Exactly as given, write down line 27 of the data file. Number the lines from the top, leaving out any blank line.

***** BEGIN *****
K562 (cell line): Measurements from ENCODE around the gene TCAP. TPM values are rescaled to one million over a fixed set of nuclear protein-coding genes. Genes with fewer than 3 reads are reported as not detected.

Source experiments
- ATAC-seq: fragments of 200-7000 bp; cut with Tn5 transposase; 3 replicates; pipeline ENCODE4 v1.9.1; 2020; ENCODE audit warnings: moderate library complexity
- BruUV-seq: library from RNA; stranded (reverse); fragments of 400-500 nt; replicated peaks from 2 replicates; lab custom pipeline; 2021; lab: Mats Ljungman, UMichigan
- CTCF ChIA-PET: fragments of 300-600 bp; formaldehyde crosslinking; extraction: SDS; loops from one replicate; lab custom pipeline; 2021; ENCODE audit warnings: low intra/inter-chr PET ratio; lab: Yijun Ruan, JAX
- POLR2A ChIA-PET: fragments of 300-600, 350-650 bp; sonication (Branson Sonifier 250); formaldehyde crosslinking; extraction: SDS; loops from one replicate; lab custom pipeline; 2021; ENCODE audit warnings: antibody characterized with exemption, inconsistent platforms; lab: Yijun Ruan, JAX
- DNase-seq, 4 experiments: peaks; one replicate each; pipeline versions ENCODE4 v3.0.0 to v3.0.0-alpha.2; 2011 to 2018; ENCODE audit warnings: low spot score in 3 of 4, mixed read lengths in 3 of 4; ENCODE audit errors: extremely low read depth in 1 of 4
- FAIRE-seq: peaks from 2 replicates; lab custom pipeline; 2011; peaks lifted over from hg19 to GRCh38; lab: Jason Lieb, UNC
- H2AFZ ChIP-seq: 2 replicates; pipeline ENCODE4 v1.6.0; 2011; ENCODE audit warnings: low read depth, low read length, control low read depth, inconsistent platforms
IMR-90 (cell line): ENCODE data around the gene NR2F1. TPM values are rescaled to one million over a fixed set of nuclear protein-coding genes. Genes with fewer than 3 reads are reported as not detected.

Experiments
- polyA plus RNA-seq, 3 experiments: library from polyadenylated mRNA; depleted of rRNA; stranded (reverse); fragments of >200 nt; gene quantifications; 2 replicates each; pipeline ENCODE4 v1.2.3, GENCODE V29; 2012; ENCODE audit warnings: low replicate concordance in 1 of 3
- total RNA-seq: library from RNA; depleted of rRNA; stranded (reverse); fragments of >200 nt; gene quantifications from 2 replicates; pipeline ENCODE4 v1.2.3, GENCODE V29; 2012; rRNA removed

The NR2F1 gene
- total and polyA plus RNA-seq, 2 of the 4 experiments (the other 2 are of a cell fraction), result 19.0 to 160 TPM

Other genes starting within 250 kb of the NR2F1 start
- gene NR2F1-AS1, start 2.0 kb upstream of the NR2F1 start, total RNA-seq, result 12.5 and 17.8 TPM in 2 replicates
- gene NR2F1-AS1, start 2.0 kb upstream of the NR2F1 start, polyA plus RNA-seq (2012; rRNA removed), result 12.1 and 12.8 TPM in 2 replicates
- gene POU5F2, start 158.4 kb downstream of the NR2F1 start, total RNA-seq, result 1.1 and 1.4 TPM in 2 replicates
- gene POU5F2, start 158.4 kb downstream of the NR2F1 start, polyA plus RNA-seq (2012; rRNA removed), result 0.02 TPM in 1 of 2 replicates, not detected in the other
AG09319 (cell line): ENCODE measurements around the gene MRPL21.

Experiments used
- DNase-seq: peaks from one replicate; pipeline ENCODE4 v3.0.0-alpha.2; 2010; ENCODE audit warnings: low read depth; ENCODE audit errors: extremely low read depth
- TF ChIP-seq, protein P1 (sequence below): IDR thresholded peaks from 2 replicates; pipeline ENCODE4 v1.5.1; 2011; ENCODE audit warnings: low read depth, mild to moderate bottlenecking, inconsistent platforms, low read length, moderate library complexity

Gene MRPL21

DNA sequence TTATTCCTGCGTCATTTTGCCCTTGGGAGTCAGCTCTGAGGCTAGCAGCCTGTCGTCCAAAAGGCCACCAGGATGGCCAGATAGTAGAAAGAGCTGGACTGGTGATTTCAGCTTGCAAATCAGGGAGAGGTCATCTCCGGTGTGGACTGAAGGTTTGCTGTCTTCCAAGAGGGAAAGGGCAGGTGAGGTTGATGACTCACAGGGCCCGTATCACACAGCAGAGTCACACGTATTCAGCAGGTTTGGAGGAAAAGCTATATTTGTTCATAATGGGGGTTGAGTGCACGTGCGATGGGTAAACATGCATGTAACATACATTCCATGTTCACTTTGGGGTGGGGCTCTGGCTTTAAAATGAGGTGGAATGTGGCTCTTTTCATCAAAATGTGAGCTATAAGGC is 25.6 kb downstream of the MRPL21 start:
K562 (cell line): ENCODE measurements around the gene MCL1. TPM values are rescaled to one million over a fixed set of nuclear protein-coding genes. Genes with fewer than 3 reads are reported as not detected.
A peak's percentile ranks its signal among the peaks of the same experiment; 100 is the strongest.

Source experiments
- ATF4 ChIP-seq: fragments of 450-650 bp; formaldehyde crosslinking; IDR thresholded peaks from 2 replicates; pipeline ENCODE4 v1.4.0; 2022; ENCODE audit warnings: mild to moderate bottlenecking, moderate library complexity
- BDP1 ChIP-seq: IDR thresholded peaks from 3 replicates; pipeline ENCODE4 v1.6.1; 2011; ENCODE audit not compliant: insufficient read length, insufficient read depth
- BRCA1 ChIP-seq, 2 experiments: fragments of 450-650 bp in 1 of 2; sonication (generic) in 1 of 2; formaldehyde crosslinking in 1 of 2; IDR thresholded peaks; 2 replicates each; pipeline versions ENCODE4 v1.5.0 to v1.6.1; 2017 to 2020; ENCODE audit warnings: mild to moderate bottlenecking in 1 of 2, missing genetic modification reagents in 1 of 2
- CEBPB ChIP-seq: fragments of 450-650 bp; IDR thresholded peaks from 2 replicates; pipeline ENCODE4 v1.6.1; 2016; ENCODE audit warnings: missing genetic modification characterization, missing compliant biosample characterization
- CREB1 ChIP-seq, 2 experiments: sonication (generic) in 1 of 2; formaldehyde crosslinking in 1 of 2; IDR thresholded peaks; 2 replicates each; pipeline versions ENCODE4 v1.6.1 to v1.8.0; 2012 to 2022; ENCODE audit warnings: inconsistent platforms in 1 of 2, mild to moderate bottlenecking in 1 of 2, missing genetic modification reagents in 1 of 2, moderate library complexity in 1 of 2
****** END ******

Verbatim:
K562 (cell line): ENCODE measurements around the gene MCL1. TPM values are rescaled to one million over a fixed set of nuclear protein-coding genes. Genes with fewer than 3 reads are reported as not detected.